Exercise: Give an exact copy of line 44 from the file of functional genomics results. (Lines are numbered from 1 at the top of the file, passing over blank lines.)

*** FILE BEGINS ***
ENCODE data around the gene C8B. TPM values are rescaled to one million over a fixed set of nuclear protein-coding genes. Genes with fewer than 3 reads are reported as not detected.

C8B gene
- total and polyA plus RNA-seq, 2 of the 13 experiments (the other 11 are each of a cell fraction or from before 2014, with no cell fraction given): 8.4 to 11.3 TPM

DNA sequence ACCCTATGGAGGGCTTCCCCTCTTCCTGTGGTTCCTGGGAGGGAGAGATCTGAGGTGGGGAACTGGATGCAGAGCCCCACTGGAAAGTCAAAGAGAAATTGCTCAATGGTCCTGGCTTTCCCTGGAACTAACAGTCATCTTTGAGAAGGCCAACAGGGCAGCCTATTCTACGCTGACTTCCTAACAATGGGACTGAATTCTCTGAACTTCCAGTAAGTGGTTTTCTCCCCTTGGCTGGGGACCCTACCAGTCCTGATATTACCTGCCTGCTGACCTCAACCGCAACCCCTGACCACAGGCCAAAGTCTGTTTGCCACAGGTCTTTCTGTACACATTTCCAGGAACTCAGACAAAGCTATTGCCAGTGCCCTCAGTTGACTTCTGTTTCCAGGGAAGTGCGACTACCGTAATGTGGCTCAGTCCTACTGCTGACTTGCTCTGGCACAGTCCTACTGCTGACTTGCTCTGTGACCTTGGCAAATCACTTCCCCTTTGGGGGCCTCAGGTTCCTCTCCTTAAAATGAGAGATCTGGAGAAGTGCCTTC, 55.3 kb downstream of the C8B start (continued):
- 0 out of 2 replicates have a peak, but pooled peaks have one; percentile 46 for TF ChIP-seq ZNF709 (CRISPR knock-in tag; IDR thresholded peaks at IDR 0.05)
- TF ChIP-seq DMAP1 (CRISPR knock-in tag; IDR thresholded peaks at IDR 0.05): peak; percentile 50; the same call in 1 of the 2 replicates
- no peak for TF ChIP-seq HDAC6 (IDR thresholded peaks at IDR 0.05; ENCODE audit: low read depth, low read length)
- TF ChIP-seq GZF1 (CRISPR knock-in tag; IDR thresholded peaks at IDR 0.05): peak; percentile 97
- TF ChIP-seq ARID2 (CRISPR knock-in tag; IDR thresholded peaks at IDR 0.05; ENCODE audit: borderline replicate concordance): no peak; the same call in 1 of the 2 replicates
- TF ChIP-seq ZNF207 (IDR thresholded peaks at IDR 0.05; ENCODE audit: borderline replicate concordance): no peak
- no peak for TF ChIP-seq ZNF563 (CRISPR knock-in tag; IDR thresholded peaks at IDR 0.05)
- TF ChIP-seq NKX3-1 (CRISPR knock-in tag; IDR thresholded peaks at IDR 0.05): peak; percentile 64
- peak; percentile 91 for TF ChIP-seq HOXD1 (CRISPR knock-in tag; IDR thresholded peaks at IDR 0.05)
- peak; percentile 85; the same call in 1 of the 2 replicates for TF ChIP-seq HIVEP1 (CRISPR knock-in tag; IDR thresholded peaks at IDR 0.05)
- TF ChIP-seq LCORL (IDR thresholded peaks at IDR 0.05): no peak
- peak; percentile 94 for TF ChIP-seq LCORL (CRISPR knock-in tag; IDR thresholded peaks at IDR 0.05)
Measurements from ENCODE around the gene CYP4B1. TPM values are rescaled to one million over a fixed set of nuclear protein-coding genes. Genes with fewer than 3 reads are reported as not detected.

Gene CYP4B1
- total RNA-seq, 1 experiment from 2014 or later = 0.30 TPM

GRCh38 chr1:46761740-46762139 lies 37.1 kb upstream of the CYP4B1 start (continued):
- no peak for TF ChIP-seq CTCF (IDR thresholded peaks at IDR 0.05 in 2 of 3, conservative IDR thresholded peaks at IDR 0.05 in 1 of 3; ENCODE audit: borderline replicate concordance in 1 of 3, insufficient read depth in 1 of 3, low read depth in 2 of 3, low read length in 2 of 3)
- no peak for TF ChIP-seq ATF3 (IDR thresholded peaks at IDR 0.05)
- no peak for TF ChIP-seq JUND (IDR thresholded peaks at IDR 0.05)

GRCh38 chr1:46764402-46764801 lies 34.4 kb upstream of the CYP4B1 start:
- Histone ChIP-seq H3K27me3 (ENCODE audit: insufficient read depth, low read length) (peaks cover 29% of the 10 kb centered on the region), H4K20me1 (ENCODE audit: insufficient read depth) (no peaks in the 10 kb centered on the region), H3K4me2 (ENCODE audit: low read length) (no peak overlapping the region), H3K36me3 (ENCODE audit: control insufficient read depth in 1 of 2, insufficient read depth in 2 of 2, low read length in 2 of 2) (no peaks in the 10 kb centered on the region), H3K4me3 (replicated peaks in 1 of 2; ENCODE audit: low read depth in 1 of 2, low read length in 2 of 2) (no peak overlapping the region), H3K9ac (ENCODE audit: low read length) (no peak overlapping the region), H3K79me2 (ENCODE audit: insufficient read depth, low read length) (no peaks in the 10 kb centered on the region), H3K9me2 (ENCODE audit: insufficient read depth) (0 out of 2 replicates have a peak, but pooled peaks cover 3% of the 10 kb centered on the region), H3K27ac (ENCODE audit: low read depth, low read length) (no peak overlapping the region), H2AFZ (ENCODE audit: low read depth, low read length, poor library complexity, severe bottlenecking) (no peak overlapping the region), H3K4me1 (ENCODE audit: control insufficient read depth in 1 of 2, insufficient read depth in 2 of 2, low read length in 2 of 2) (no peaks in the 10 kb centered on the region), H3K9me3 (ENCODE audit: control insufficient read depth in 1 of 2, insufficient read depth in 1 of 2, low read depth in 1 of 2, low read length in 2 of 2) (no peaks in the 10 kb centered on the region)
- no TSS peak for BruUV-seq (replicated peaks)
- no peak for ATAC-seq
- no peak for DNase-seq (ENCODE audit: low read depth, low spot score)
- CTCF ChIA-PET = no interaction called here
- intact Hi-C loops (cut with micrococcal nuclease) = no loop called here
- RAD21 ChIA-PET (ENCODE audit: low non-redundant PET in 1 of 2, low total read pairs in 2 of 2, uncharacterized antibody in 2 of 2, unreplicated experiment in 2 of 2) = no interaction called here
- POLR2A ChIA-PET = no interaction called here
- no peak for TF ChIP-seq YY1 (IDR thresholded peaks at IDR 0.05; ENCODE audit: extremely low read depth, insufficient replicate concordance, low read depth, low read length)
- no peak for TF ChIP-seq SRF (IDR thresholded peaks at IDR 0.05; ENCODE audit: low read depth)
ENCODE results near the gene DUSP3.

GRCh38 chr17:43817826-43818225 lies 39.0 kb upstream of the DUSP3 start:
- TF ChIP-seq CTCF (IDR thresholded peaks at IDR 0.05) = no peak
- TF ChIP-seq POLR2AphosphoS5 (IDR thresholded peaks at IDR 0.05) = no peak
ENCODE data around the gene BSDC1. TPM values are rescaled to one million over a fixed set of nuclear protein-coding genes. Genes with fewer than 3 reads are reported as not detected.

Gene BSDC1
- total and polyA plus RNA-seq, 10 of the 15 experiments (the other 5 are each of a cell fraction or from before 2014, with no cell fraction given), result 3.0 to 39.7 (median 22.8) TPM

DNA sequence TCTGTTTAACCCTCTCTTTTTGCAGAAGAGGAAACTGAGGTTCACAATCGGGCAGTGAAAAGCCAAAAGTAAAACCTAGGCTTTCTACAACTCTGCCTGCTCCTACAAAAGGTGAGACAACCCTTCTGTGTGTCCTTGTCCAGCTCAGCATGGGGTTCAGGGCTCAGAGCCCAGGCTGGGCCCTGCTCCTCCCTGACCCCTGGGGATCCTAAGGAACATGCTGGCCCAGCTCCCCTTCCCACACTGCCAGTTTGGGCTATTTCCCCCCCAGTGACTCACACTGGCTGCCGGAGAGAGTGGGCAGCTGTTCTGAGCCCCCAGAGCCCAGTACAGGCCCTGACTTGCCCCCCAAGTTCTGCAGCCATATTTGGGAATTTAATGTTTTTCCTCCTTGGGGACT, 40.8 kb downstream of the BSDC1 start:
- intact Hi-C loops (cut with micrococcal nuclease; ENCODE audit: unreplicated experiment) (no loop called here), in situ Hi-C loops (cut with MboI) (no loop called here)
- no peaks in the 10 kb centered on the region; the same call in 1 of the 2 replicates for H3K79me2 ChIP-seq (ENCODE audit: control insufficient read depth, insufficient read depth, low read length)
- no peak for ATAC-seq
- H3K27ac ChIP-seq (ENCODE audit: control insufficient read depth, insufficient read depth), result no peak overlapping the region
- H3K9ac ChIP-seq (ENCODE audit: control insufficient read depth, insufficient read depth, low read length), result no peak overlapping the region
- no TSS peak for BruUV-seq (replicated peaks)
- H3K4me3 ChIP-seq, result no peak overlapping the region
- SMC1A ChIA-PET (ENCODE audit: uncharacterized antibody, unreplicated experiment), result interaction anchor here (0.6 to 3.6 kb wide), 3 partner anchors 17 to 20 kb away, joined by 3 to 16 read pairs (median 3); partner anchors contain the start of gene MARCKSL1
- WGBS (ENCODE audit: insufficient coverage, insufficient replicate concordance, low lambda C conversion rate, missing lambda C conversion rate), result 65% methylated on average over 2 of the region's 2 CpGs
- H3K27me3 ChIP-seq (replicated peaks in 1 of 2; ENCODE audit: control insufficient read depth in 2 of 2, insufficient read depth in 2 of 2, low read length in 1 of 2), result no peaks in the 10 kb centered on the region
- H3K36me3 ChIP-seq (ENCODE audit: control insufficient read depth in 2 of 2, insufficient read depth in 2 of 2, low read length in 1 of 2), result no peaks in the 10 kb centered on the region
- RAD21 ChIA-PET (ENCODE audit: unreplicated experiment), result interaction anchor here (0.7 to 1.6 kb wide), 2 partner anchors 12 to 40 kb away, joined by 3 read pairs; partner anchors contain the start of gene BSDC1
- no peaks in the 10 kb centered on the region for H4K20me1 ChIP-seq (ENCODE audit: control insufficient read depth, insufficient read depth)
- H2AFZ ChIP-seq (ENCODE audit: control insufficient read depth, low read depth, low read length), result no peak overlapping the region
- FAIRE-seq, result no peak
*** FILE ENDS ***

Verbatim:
- no peaks in the 10 kb centered on the region; the same call in 1 of the 2 replicates for H3K79me2 ChIP-seq (ENCODE audit: control insufficient read depth, insufficient read depth, low read length)